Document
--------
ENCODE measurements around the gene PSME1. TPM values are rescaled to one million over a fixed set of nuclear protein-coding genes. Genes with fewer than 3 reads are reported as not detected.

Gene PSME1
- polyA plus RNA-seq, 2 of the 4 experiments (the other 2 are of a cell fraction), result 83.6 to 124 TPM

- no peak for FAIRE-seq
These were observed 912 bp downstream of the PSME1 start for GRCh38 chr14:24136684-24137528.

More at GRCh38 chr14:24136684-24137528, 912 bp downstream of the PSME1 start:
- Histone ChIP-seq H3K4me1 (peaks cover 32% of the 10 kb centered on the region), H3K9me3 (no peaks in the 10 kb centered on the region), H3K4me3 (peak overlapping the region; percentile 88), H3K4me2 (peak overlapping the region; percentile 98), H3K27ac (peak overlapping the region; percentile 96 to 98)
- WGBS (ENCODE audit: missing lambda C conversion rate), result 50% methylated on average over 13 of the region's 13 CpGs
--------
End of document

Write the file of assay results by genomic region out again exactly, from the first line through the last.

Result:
ENCODE measurements around the gene PSME1. TPM values are rescaled to one million over a fixed set of nuclear protein-coding genes. Genes with fewer than 3 reads are reported as not detected.

Gene PSME1
- polyA plus RNA-seq, 2 of the 4 experiments (the other 2 are of a cell fraction), result 83.6 to 124 TPM

- no peak for FAIRE-seq
These were observed 912 bp downstream of the PSME1 start for GRCh38 chr14:24136684-24137528.

More at GRCh38 chr14:24136684-24137528, 912 bp downstream of the PSME1 start:
- Histone ChIP-seq H3K4me1 (peaks cover 32% of the 10 kb centered on the region), H3K9me3 (no peaks in the 10 kb centered on the region), H3K4me3 (peak overlapping the region; percentile 88), H3K4me2 (peak overlapping the region; percentile 98), H3K27ac (peak overlapping the region; percentile 96 to 98)
- WGBS (ENCODE audit: missing lambda C conversion rate), result 50% methylated on average over 13 of the region's 13 CpGs